- characterized by tenderness, compassion, and sympathy for people and animals, especially for the suffering or distressed: humane treatment of prisoners.
- acting in a manner that causes the least harm to people or animals: humane trapping of stray pets.
- of or relating to humanistic studies.
Origin of humane
SynonymsSee more synonyms for on Thesaurus.com
Related Wordssympathetic, cordial, generous, benevolent, open-minded, humanitarian, unselfish, tolerant, approachable, gentle, merciful, forgiving, democratic, considerate, friendly, gracious, accommodating, altruistic, amiable, benign
Examples from the Web for humane
That is why I believe that you feel the value of this ethical and humane togetherness.Dear Turkish PM: It’s Time to Act to Save Kobani’s Kurds
October 8, 2014
“We have to be humane and we care about our patients but we are also not a prison,” the anonymous doctor said.Inside a Hospital for the Criminally Insane
September 15, 2014
It is framed, rightly so, as a painful act done in the service of being as humane and respectful as possible.Wendy Davis and the 'Good Abortion' Myth
September 10, 2014
The Humane Society is under attack by a PR firm that advises the American Kennel Association.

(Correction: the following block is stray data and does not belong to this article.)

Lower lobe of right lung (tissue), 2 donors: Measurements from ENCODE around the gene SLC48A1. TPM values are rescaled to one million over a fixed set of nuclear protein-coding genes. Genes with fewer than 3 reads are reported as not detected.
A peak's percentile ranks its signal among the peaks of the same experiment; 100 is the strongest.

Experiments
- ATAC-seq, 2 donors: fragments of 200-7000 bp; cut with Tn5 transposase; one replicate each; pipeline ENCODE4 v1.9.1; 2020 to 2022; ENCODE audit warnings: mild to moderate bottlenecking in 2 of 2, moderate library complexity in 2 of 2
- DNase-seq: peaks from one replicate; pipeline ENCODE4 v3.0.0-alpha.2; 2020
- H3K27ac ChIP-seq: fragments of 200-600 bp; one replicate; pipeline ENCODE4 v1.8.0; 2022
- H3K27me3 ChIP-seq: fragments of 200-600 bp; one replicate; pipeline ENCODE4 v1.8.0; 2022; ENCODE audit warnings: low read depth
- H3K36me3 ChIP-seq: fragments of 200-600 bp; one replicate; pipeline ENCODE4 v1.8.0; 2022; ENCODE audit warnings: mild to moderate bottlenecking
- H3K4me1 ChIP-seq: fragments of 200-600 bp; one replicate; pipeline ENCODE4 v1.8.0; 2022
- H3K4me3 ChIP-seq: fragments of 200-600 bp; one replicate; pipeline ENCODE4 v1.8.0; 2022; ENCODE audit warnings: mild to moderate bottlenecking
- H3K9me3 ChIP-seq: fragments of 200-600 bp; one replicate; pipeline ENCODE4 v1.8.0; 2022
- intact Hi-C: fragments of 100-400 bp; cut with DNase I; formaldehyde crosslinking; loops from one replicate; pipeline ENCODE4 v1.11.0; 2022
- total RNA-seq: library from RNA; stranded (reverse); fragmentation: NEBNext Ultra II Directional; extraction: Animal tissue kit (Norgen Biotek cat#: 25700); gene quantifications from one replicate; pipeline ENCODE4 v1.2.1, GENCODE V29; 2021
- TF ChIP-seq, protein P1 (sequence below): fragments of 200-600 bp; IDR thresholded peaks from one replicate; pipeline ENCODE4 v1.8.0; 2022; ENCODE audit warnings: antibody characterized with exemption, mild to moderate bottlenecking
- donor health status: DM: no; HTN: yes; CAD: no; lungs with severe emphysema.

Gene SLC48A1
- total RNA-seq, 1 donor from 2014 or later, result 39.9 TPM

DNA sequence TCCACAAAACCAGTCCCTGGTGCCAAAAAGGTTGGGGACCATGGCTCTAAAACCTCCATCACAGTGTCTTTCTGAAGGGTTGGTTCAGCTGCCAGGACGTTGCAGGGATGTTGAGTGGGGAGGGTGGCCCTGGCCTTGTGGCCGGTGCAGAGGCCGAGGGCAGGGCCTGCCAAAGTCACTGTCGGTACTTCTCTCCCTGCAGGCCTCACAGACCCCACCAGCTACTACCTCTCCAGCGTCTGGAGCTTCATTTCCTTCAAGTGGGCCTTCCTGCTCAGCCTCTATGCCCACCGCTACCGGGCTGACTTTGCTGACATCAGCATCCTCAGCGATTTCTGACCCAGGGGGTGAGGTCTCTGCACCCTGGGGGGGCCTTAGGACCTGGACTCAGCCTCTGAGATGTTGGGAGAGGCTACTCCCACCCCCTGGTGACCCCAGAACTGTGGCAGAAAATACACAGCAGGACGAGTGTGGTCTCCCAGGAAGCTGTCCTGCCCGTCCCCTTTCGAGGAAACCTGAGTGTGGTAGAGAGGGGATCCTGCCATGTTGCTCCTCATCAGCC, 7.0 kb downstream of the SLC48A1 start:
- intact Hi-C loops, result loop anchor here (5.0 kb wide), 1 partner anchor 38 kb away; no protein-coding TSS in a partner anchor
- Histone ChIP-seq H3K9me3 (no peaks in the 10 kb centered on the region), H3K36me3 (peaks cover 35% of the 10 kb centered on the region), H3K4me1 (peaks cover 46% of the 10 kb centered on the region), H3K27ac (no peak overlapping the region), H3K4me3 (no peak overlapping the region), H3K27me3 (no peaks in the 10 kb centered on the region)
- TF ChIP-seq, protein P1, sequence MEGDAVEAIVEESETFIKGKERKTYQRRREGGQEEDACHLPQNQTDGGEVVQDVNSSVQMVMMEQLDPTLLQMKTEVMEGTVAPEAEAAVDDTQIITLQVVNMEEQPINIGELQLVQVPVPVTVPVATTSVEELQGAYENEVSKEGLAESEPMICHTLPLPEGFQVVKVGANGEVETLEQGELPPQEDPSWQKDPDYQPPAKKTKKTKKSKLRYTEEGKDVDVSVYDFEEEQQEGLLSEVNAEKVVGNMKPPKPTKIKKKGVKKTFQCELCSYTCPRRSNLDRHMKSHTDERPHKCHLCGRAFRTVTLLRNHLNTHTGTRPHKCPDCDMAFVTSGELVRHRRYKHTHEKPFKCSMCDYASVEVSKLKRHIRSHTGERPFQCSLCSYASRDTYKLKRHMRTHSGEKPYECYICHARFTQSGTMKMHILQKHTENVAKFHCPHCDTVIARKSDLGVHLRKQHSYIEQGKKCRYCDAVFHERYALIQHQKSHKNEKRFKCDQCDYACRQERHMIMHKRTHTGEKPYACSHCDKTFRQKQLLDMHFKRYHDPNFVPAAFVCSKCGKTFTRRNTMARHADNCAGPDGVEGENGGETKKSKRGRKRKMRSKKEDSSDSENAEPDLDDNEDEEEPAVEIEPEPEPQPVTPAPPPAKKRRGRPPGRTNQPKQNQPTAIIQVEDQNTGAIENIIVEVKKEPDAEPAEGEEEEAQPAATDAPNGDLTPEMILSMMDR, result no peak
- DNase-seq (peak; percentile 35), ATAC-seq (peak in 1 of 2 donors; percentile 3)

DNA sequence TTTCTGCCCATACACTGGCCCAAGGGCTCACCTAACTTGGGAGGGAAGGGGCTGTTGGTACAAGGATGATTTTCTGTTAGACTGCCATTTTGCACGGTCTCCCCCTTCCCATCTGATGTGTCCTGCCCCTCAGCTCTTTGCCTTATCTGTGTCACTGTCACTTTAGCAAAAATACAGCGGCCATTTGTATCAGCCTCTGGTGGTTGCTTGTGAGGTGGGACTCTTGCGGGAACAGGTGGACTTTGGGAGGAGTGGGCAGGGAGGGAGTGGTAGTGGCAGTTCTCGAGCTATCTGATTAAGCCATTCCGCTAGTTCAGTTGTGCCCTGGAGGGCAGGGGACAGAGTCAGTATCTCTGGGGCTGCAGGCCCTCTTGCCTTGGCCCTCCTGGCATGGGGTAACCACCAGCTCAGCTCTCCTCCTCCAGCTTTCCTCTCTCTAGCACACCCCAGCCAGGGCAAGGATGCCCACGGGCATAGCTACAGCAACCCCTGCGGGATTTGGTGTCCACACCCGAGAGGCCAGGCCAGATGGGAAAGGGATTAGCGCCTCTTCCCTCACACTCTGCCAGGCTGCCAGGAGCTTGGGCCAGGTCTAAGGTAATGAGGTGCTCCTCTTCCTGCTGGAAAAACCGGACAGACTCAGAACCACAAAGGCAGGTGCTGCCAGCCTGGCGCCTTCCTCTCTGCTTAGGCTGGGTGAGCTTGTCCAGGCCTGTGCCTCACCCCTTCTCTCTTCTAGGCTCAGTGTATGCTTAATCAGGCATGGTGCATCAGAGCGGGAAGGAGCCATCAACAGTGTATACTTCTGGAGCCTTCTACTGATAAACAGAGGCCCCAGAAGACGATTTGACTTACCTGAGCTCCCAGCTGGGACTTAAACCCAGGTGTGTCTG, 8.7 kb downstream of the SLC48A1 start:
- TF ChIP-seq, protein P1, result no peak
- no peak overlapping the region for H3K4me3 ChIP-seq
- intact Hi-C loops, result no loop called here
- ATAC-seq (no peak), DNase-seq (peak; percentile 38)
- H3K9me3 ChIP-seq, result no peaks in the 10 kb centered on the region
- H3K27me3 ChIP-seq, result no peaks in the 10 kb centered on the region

She says the Humane Society would like to enforce spay and neuter laws to the point where there would be no purebred dogs left.
"For humane reasons," Demarest commented, nodding approbation.Within the Law
The eventuality he had not foreseen had appalled him as a humane man and a fond husband.The Secret Agent
History will some day do him justice, for he was good, humane, and confiding.My Double Life
The shows will be given for the benefit of the Humane Society.Concerning Cats
Helen M. Winslow
Hawkins and Drake were as devout and humane as other men of their time.Introductory American History
Henry Eldridge Bourne
- characterized by kindness, mercy, sympathy, etc
- inflicting as little pain as possiblea humane killing
- civilizing or liberal (esp in the phrases humane studies, humane education)
Word Origin and History for humane
mid-15c., variant of human (cf. german/germane, urban/urbane), used interchangeably with it until early 18c., by which time it had become a distinct word with sense of "having qualities befitting human beings." But inhuman still can be the opposite of humane. The Royal Humane Society (founded 1774) was originally to rescue drowning persons. Such societies had turned to animal care by late 19c.